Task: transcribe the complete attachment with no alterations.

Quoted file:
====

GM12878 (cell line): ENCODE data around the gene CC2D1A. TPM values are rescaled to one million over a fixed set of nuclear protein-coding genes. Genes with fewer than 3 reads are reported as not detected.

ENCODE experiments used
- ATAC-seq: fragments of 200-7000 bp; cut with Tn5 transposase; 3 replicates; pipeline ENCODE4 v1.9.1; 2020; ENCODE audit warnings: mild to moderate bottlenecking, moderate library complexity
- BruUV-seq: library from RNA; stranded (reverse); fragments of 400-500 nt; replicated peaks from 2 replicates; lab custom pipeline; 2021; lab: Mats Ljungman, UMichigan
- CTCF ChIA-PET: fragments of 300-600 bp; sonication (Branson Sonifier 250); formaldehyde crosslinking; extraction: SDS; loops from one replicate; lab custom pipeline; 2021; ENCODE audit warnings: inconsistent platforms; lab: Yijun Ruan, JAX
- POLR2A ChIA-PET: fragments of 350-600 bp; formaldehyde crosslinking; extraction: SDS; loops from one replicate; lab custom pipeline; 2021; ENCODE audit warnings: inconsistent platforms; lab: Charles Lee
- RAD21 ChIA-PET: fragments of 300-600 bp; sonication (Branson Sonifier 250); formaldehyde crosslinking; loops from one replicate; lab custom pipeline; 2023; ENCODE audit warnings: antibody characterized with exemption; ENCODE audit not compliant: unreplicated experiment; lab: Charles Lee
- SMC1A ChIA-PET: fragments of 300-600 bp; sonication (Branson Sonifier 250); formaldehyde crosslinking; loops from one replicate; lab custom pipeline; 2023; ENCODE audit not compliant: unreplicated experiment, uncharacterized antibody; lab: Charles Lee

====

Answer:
GM12878 (cell line): ENCODE data around the gene CC2D1A. TPM values are rescaled to one million over a fixed set of nuclear protein-coding genes. Genes with fewer than 3 reads are reported as not detected.

ENCODE experiments used
- ATAC-seq: fragments of 200-7000 bp; cut with Tn5 transposase; 3 replicates; pipeline ENCODE4 v1.9.1; 2020; ENCODE audit warnings: mild to moderate bottlenecking, moderate library complexity
- BruUV-seq: library from RNA; stranded (reverse); fragments of 400-500 nt; replicated peaks from 2 replicates; lab custom pipeline; 2021; lab: Mats Ljungman, UMichigan
- CTCF ChIA-PET: fragments of 300-600 bp; sonication (Branson Sonifier 250); formaldehyde crosslinking; extraction: SDS; loops from one replicate; lab custom pipeline; 2021; ENCODE audit warnings: inconsistent platforms; lab: Yijun Ruan, JAX
- POLR2A ChIA-PET: fragments of 350-600 bp; formaldehyde crosslinking; extraction: SDS; loops from one replicate; lab custom pipeline; 2021; ENCODE audit warnings: inconsistent platforms; lab: Charles Lee
- RAD21 ChIA-PET: fragments of 300-600 bp; sonication (Branson Sonifier 250); formaldehyde crosslinking; loops from one replicate; lab custom pipeline; 2023; ENCODE audit warnings: antibody characterized with exemption; ENCODE audit not compliant: unreplicated experiment; lab: Charles Lee
- SMC1A ChIA-PET: fragments of 300-600 bp; sonication (Branson Sonifier 250); formaldehyde crosslinking; loops from one replicate; lab custom pipeline; 2023; ENCODE audit not compliant: unreplicated experiment, uncharacterized antibody; lab: Charles Lee